Commentary: Our rivers, streams need to be protected

Healthy rivers and streams are important to us here in Virginia. Like many here in the “Canoe Capitol,” I’m an avid outdoors person who loves to go kayak fishing in the Shenandoah.

These places aren’t just part of our way of life, they are a big part of our economy. Outdoor recreation in Virginia — paddling, fishing, hunting and other activities — generates $13.6 billion in direct spending each year. Much of that spending happens right here in the Shenandoah Valley.

But our waters are not as well protected as they once were. A decade ago, two controversial Supreme Court decisions cast into doubt Clean Water Act protections for smaller streams and many wetlands associated with those streams.

Since that time, thousands of pollution incidents nationwide — from chemical spills or manure from factory farms fouling creeks — have gone without adequate investigation or enforcement. In addition, the rate of wetlands destruction shot up immediately in the wake of these unfortunate court decisions.

The current state of affairs is a risk to our drinking water. More than 2 million people in Virginia get drinking water from streams that are now not clearly protected by the Clean Water Act. Many unprotected streams flow directly into our own Shenandoah River, the source of our drinking water.

The Environmental Protection Agency and the Army Corps of Engineers recently finalized a rule restoring Clean Water Act protections to smaller streams and the wetlands associated with them. The agencies looked carefully at the science, met with hundreds of stakeholder groups and ultimately drafted a clear and enforceable rule that will better protect drinking water and wildlife habitat.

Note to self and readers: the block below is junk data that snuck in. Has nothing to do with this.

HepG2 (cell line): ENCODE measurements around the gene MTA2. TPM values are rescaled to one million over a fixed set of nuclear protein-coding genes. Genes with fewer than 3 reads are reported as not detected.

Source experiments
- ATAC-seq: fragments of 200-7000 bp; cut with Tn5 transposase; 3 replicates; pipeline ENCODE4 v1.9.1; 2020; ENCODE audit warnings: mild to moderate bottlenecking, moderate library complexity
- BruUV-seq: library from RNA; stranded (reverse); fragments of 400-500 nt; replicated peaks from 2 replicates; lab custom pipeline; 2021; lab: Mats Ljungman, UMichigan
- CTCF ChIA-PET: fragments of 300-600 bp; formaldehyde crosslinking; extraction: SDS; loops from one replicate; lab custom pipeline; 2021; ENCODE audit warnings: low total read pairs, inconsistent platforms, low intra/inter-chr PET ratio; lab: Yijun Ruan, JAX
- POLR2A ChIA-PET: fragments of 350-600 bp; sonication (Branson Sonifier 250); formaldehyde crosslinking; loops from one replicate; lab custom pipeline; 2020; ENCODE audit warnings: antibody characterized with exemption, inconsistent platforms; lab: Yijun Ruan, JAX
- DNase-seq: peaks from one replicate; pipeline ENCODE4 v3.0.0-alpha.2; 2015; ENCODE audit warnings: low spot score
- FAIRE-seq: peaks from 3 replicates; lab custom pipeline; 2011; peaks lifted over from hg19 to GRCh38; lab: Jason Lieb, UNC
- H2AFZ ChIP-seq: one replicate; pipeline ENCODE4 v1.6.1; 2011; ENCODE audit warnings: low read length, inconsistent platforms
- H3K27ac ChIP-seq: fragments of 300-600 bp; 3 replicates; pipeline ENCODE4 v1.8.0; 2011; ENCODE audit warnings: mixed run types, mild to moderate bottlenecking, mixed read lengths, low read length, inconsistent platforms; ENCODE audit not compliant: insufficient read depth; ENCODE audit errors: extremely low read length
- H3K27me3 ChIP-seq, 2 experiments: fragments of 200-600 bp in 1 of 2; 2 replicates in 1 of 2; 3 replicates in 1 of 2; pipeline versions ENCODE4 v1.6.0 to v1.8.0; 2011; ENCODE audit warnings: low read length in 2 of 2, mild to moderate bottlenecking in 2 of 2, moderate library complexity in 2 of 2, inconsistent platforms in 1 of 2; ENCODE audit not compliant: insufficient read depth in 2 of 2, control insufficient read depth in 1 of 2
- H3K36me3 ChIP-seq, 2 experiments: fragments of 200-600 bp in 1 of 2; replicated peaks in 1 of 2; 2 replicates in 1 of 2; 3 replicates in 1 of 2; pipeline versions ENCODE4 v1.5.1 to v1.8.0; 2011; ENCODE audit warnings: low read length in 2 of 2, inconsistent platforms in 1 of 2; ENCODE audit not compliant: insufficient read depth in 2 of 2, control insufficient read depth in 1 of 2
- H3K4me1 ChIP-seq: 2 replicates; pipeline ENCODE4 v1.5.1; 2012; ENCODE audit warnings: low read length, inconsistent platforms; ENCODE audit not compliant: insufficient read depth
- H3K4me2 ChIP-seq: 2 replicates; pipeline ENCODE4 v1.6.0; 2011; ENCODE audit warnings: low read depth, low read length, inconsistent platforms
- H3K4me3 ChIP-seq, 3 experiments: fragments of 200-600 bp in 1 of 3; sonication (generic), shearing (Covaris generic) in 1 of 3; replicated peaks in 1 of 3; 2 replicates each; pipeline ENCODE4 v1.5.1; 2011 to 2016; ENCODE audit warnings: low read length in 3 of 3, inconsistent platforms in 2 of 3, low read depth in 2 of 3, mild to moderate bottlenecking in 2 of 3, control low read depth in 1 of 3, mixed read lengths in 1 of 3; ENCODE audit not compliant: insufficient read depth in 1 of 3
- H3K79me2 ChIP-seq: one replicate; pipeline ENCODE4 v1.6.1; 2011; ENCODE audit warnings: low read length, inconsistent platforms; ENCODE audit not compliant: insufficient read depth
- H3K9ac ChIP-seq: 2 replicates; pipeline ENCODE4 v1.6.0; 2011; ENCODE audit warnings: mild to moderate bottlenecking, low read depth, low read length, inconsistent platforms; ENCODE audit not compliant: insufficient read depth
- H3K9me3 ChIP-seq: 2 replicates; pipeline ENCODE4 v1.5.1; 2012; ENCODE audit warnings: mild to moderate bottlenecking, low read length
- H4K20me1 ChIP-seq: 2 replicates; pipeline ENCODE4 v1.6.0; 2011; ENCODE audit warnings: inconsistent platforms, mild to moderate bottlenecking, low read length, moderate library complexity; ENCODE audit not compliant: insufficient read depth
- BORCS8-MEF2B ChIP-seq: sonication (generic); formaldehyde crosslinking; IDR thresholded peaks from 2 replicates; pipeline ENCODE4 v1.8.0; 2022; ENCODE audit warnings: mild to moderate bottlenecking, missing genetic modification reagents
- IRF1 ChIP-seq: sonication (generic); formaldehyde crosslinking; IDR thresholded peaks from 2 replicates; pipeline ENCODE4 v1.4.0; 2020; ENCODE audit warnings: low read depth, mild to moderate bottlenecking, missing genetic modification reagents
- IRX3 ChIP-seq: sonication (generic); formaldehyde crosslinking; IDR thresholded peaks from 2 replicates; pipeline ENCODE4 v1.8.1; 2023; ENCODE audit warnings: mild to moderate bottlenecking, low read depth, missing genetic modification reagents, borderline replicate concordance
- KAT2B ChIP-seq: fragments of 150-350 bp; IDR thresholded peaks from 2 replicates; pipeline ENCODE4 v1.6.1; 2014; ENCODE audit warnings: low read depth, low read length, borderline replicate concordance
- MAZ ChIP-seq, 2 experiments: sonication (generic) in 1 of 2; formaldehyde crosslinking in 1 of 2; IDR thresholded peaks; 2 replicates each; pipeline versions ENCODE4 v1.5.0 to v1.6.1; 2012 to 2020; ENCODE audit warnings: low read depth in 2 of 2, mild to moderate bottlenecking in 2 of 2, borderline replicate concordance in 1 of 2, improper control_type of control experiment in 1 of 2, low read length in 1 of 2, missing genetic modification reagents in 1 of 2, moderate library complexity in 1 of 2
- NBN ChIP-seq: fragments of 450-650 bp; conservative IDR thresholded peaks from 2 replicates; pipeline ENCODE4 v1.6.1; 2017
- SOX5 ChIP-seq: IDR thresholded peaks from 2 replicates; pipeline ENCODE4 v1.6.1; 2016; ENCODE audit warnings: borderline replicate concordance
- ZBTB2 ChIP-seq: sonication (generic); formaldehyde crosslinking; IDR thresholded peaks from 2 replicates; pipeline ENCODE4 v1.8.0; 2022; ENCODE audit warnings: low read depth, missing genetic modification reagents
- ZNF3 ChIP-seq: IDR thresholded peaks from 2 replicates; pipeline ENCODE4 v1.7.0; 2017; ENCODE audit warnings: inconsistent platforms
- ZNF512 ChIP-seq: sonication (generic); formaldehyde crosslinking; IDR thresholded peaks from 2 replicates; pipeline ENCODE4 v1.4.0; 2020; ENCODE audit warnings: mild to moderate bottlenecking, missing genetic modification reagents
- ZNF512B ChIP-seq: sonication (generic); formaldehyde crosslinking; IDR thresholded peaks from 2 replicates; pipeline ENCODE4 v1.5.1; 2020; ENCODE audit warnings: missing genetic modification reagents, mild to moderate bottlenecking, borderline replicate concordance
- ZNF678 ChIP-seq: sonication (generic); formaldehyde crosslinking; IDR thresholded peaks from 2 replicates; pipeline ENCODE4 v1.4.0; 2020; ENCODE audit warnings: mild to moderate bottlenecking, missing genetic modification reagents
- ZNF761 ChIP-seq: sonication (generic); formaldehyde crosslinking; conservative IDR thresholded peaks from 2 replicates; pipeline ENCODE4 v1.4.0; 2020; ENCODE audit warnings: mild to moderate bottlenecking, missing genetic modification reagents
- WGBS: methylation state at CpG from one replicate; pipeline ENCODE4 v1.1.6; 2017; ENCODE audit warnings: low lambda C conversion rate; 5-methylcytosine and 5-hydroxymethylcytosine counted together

Unfortunately, this commonsense rule has come under intense fire from industries that benefit from the current legal uncertainty: industrial agriculture, real estate development, mining, and oil and gas.

These industries have orchestrated a deceptive campaign to spread fear about the new rule — and they have had success at finding allies on Capitol Hill.

But the public is not confused. A recent poll from the National Wildlife Federation found that 82 percent of hunters and anglers in Virginia — one of the most conservative constituencies in the state — support applying the Clean Water Act protections to smaller streams and wetlands.

Groups like Trout Unlimited and the Izaak Walton League of America are working to educate the public about the benefits of clean water for wildlife and the economy. I recently had the opportunity to discuss the need for this rule with some of our Virginia delegation on Capitol Hill. I was proud to add my voice to the nearly 900,000 Americans who have spoken out in support of protecting these streams and wetlands.

Despite the strong public support, the rule is in a tough fight. The Senate recently voted on a bill to effectively block this new rule and weaken the Clean Water Act, leaving America’s rivers and streams at risk.

I’m grateful that neither Sen. Mark Warner nor Sen. Tim Kaine voted for this unfortunate “dirty water” bill. President Obama has promised a veto, should it be necessary. But the rule could come up for debate again during the budget process.

The chemical spill in the Elk River and the two Bakken crude oil spills into the Kanawha and the James rivers ought to remind us what is at stake. There’s little to stop another catastrophe from striking Virginia’s waters. If a pipeline broke or a chemical spill contaminated the streams that feed into the Shenandoah, I’d want a full federal investigation. Wouldn’t you?

This rule is a simple way to protect our drinking water and our rivers, streams, lakes and wetlands. Those who oppose it — in the courts or on Capitol Hill — are essentially just hoping that the public is not paying close attention.

Herschel L. Finch is conservation director of the Warren County chapter of the Izaak Walton League of America and the Potomac River Smallmouth Club.